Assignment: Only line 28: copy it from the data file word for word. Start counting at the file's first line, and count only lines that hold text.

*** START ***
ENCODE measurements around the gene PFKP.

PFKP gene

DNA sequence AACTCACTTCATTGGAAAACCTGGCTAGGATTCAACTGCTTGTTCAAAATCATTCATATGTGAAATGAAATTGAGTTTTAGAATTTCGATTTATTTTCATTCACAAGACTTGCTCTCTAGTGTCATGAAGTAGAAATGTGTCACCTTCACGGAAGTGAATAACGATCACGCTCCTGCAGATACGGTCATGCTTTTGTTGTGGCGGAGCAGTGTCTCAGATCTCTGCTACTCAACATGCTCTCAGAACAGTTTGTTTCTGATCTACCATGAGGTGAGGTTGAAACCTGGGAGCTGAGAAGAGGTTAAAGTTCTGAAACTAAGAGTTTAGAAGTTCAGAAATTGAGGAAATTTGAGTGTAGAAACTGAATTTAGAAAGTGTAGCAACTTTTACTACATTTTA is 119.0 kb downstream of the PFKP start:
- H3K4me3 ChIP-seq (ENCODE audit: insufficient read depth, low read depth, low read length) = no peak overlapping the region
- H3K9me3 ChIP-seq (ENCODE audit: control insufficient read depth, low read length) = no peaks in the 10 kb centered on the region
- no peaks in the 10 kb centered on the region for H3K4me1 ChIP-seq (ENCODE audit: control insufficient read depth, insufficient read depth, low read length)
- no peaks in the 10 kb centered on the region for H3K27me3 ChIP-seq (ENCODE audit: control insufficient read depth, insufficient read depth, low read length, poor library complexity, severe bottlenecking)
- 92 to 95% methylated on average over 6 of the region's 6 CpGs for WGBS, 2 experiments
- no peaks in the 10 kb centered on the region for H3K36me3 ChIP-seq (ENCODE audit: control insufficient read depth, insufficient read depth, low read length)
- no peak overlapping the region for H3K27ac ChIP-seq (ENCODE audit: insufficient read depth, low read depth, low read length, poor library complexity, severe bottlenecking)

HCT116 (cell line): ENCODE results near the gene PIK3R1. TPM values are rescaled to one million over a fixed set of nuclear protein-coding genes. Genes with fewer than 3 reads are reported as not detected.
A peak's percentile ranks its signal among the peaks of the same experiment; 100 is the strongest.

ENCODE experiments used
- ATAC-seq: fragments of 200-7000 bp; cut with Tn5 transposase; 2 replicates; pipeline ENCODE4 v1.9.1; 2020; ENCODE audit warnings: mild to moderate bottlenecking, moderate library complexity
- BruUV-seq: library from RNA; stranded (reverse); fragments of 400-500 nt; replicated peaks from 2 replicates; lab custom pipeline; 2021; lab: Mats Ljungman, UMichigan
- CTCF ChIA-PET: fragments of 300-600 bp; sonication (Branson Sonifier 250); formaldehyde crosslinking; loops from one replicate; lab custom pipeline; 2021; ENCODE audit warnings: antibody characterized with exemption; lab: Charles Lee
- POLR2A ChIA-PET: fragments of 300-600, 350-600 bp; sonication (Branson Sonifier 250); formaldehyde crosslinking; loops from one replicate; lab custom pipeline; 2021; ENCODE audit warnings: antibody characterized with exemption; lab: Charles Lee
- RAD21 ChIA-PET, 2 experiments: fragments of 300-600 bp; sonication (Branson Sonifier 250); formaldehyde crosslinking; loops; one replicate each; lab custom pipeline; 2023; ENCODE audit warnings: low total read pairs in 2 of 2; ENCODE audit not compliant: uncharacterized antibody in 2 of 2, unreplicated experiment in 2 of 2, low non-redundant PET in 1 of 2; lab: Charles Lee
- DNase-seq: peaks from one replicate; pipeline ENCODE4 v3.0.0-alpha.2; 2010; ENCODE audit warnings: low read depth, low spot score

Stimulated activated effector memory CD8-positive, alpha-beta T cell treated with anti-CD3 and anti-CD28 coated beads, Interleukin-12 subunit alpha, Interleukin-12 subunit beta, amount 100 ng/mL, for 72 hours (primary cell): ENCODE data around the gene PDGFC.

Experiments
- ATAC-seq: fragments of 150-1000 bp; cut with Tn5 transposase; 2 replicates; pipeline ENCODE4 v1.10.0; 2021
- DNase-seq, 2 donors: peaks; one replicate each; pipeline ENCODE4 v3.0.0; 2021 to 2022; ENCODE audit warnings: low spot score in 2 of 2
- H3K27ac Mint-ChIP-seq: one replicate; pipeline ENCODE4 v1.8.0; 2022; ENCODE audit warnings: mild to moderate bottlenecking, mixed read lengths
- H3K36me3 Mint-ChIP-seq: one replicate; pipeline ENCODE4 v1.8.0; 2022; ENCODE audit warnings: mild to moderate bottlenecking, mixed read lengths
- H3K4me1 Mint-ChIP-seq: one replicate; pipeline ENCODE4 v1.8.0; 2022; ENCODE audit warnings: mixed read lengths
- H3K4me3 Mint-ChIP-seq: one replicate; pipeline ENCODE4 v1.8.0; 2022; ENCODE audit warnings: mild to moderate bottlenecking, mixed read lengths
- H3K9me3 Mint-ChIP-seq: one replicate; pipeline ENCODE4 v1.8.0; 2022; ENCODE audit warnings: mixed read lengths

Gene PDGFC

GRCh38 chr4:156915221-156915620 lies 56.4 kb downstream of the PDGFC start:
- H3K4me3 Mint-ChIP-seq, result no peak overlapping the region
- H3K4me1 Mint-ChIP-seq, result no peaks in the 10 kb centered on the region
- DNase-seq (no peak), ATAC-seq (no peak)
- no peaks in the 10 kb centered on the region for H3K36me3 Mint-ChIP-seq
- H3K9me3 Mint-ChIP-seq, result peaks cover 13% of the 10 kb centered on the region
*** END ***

- H3K9me3 Mint-ChIP-seq: one replicate; pipeline ENCODE4 v1.8.0; 2022; ENCODE audit warnings: mixed read lengths